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Putin’s Covid-19 vaccination to be kept out of public view

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Russian President Vladimir Putin will be getting his first vaccination against Covid-19 on Tuesday, 23 March, but out of sight of the cameras, his spokesman said, prompting questions about whether the gesture will boost comparatively low immunization rates in Russia.

“When it comes to getting vaccinated on camera, he has never supported that, he doesn’t like that,” Peskov said.

Peskov wouldn’t reveal whether Putin will go to a vaccination facility or the shot will be brought to him in his office or residence, saying only that “it will be done in a way that would the least effect” Putin’s working schedule.

Putin announced that he would get vaccinated at a government meeting the day before. The statement came several months after widespread immunization against Covid-19 kicked off in Russia. Kremlin critics have argued that Putin’s reluctance to get vaccinated was contributing to the already existing hesitancy about the vaccine.

Only 6.3 million people, or 4.3% of Russia’s 146-million population, have received at least one dose of a vaccine. It lags behind a number of other countries in terms of the vaccination rate. Surveys by Russia’s top independent pollster, Levada Center, have shown that the number of Russians reluctant to get vaccinated with the domestically developed Sputnik V shot has grown in recent months to 62% in February from 58% in December.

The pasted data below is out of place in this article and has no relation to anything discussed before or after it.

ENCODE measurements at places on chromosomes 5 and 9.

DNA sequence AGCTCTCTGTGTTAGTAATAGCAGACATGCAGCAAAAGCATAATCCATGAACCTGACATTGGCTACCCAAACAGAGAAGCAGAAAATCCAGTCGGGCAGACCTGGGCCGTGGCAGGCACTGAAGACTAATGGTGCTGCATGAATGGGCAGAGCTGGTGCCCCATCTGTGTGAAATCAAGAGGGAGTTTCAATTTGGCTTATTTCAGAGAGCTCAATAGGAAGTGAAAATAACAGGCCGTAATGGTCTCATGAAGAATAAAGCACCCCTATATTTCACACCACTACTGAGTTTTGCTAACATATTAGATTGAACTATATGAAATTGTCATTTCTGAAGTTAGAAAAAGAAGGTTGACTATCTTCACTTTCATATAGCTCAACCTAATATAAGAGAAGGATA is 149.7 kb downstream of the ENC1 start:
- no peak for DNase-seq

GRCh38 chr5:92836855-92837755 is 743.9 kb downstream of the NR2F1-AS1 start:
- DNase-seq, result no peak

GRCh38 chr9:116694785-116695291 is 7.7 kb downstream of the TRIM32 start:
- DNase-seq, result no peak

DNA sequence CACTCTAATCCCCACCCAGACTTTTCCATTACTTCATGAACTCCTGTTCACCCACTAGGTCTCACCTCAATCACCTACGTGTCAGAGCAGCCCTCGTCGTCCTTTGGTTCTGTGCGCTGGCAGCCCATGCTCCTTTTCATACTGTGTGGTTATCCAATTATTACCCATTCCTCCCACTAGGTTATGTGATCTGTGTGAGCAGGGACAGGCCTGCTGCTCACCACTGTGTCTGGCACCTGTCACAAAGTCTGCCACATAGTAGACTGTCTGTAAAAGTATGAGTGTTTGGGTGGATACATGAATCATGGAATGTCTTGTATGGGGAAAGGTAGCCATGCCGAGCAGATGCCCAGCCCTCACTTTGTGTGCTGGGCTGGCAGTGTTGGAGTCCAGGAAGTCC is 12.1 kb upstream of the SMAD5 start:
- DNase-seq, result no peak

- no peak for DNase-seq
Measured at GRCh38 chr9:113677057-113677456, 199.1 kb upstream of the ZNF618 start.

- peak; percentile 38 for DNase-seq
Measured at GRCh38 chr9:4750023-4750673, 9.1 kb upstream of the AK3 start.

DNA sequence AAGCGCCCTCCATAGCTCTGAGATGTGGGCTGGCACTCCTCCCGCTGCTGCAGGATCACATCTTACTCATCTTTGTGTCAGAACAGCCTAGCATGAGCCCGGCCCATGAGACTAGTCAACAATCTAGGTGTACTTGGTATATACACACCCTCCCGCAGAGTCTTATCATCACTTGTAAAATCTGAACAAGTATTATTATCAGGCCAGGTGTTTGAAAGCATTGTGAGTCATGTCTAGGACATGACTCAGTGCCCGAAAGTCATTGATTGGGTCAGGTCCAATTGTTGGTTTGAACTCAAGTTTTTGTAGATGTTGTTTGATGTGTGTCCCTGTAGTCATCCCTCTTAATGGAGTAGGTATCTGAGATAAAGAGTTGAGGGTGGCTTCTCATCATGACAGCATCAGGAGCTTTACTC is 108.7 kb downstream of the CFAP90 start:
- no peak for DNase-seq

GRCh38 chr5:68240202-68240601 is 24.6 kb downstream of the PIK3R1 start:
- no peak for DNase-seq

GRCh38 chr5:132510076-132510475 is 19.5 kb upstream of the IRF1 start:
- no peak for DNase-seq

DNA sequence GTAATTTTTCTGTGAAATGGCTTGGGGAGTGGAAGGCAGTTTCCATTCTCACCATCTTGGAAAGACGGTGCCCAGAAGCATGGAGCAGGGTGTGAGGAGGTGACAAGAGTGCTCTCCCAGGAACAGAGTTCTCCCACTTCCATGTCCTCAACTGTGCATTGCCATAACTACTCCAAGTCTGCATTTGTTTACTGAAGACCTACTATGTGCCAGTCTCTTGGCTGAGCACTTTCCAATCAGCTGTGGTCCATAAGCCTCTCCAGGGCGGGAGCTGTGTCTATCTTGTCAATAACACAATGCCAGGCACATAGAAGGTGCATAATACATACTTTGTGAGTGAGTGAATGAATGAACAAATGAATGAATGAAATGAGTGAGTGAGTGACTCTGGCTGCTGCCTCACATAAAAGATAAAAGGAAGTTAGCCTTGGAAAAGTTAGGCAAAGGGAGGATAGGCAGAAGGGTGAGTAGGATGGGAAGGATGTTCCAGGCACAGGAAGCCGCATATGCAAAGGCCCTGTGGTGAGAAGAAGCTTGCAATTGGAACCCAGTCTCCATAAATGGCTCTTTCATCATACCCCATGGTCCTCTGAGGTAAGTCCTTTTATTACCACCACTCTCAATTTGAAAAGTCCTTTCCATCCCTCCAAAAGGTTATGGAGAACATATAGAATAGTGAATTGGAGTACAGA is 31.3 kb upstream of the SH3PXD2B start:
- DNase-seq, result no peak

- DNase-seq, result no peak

Pressed by reporters about whether Putin should get vaccinated on camera in order to boost slow vaccination rates, Peskov argued that Russians will hear about the president’s vaccination and that Putin is already doing a lot for promoting the vaccination campaign.

The Kremlin spokesman refused to reveal which one of the three vaccines authorized for use in Russia Putin will receive, saying only that all three are absolutely good, reliable, effective.

Russian authorities have given regulatory approval to three domestically developed shots Sputnik V, EpiVacCorona and CoviVac. All three received the authorization before completing advanced trials experts say are necessary to ensure their safety and effectiveness in line with established scientific protocol.

However, a recent study in the British medical journal the Lancet showed that Sputnik V is 91% effective and appears to prevent inoculated individuals from becoming severely ill with Covid-19, although it’s still unclear if the vaccine can prevent the spread of the disease. No data on the efficacy of the two other vaccines have been released.

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